Proximal junctional kyphosis and failure after spinal deformity surgery: A systematic review of the literature as a background to classification development

SRS Adult Spinal Deformity Committee

Research output: Contribution to journalReview article

95 Scopus citations

Abstract

STUDY DESIGN. Systematic review of literature. OBJECTIVE. To perform a comprehensive English language systematic literature review of proximal junctional kyphosis (PJK) and proximal junctional failure (PJF), concentrating on incidence, risk factors, health related quality of life impact, prevention strategy, and classification systems. SUMMARY OF BACKGROUND DATA. PJK and PJF are well described clinical pathologies and are a frequent cause of revision surgery. The development of a PJK classification that correlates with clinical outcomes and guides treatment decisions and possible prevention strategies would be of significant benefit to patients and surgeons. METHODS. The phrases "proximal junctional," "proximal junctional kyphosis," and "proximal junctional failure" were used as search terms in PubMed for all years up to 2014 to identify all articles that included at least one of these terms. RESULTS. Fifty-three articles were identified overall. Eighteen articles assessed for risk factors. Eight studies specifically reviewed prevention strategies. There were no randomized prospective studies. There were 3 published studies that have attempted to classify PJK. The reported incidence of PJK ranged widely, from 5% to 46% in patients undergoing spinal instrumentation and fusion for adult spinal deformity. It is reported that 66% of PJK occurs within 3 months and 80% within 18 months after surgery. The reported revision rates due to PJK range from 13% to 55%. Modifiable and nonmodifiable risk factors for PJK have been characterized. CONCLUSION. PJK and PJF affect many patients after long segment instrumentation after the correction of adult spinal deformity. The epidemiology and risk factors for the disease are well defined. A PJK and PJF scoring system may help describe the severity of disease and guide the need for revision surgery. The development and prospective validation of a PJK classification system is important considering the prevalence of the problem and its clinical and economic impact. Level of Evidence: N/A.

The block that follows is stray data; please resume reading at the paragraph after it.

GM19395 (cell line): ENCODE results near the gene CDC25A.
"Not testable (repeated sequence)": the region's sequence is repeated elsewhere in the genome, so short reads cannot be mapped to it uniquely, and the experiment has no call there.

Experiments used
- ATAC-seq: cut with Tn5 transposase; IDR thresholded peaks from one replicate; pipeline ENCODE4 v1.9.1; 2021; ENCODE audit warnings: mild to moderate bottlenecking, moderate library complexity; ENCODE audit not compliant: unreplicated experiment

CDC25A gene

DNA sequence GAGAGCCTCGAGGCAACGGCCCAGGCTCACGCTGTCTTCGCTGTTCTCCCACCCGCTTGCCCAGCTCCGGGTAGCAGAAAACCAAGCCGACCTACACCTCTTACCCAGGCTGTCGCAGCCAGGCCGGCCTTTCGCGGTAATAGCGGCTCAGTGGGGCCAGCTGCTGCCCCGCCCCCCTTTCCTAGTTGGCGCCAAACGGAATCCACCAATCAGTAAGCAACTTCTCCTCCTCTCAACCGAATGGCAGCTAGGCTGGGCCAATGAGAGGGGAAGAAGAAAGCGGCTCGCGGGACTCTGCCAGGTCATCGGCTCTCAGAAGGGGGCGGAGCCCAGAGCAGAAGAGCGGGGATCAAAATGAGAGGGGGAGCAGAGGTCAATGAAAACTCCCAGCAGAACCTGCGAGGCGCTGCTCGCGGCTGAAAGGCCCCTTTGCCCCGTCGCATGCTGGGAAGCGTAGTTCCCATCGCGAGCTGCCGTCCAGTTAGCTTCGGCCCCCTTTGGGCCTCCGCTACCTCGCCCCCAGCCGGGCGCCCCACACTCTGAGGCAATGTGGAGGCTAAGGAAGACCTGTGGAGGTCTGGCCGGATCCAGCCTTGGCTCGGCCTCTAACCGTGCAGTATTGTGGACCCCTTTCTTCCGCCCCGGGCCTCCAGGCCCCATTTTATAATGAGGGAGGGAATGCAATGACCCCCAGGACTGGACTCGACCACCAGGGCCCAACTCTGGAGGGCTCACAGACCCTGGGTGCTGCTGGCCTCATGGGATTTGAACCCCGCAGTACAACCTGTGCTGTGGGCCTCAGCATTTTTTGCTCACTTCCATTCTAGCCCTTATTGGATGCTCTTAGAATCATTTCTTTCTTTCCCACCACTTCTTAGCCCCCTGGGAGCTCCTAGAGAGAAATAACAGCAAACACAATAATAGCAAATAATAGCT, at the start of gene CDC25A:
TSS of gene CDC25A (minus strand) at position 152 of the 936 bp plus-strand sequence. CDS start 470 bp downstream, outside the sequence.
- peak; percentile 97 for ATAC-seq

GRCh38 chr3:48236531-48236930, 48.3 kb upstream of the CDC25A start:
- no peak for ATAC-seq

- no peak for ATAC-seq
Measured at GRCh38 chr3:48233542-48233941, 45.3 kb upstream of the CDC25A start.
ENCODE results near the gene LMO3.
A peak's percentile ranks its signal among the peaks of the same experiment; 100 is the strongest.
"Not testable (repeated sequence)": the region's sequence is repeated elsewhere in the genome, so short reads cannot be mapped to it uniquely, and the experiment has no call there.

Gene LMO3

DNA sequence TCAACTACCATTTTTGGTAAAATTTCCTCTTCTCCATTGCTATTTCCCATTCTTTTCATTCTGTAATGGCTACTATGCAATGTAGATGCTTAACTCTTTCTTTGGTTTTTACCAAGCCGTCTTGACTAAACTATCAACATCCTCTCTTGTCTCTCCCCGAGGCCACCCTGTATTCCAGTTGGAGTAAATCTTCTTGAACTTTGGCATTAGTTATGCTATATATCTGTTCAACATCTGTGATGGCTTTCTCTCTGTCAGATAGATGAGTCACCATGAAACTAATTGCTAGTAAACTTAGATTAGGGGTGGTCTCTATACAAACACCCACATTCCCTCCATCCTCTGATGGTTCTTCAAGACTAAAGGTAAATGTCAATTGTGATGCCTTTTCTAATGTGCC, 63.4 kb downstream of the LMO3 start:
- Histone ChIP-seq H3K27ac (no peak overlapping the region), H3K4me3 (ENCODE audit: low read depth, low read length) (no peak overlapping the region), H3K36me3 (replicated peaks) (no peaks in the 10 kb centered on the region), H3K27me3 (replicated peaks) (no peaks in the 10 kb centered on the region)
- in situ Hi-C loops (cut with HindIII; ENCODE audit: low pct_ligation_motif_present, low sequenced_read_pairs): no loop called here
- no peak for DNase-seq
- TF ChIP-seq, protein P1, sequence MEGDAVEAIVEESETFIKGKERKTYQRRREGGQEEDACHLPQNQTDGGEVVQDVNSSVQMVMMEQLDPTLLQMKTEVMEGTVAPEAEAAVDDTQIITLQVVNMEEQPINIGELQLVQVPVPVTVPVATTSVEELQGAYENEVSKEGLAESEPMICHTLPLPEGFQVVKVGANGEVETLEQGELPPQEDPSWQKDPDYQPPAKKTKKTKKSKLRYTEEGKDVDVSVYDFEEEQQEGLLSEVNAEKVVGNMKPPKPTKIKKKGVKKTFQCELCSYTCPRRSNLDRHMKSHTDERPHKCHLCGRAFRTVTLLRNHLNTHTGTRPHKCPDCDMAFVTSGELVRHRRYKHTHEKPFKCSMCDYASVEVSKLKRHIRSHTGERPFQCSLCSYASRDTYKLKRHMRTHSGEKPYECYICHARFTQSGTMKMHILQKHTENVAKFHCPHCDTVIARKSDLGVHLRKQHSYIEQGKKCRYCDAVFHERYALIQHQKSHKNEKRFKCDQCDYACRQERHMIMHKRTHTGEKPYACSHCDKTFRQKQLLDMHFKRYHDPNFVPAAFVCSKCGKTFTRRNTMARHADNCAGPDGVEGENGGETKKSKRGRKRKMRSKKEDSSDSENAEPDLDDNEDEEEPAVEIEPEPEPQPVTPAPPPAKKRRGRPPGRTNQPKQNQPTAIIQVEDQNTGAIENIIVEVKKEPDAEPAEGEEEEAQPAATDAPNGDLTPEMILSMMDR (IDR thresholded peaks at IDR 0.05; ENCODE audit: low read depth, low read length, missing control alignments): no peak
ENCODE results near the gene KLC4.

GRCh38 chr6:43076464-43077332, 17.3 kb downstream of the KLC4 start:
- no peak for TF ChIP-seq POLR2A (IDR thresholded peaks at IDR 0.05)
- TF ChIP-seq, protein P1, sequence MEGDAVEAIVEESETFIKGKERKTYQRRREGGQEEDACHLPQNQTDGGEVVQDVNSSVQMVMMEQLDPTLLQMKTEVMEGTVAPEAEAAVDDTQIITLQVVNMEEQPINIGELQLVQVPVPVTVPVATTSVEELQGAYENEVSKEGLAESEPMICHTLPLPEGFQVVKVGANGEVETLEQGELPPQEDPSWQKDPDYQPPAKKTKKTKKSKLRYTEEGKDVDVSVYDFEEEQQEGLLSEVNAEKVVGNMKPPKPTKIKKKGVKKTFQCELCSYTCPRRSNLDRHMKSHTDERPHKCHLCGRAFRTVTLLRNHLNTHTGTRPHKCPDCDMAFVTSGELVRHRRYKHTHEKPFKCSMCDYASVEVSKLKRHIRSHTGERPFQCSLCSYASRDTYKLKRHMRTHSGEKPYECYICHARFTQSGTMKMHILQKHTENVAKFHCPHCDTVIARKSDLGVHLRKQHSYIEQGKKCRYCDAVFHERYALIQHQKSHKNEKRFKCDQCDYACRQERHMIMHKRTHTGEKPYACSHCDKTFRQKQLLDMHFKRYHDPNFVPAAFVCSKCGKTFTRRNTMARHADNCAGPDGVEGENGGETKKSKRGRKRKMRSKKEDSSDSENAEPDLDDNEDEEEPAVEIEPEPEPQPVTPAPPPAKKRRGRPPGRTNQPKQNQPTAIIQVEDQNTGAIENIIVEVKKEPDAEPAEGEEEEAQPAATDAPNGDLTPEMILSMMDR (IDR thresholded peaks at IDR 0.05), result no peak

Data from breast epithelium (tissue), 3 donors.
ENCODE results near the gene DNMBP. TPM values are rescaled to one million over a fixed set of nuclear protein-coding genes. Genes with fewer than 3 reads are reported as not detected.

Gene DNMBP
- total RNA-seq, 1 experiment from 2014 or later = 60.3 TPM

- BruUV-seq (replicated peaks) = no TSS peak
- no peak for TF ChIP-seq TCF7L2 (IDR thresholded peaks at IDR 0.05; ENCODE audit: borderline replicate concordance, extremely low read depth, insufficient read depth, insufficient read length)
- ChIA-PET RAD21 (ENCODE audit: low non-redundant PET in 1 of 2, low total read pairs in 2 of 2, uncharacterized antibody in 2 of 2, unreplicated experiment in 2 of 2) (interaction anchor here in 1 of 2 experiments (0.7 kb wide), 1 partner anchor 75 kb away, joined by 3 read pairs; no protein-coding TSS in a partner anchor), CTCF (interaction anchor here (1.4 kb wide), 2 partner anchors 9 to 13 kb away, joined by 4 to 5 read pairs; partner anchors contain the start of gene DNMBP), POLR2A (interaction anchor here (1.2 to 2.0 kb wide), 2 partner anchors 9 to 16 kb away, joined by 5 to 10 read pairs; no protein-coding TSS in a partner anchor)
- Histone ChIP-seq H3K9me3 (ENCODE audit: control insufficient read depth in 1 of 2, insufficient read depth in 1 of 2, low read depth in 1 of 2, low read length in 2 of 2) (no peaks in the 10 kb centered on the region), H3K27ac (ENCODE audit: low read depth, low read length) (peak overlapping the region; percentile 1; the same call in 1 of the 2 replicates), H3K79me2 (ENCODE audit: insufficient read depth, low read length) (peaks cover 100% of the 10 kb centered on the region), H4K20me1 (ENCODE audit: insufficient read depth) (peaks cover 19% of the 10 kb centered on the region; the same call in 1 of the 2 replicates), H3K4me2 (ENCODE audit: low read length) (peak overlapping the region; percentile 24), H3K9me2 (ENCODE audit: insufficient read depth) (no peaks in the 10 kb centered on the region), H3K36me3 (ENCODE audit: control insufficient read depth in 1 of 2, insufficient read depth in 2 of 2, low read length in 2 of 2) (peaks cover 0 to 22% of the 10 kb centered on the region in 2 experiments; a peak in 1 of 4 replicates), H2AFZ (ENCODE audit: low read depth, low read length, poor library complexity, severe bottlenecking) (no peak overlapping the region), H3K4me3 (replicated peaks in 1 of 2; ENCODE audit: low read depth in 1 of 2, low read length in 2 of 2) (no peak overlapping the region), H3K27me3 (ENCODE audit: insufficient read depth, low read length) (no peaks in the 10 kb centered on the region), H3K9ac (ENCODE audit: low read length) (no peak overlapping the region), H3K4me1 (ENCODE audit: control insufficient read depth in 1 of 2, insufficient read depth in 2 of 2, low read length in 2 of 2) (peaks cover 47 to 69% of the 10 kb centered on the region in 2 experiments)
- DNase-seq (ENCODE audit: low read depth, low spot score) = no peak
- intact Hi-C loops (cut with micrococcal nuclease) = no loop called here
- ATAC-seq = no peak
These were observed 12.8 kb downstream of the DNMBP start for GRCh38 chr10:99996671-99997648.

Original languageEnglish (US)
Pages (from-to)2093-2102
Number of pages10
JournalSpine
Volume39
Issue number25
DOIs
StatePublished - Dec 1 2014

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Keywords

  • classification
  • complications
  • deformity
  • epidemiology
  • fusion
  • instrumentation
  • prevention strategies
  • proximal junctional failure
  • proximal junctional kyphosis
  • risk factors
  • sagittal alignment

ASJC Scopus subject areas

  • Orthopedics and Sports Medicine
  • Clinical Neurology

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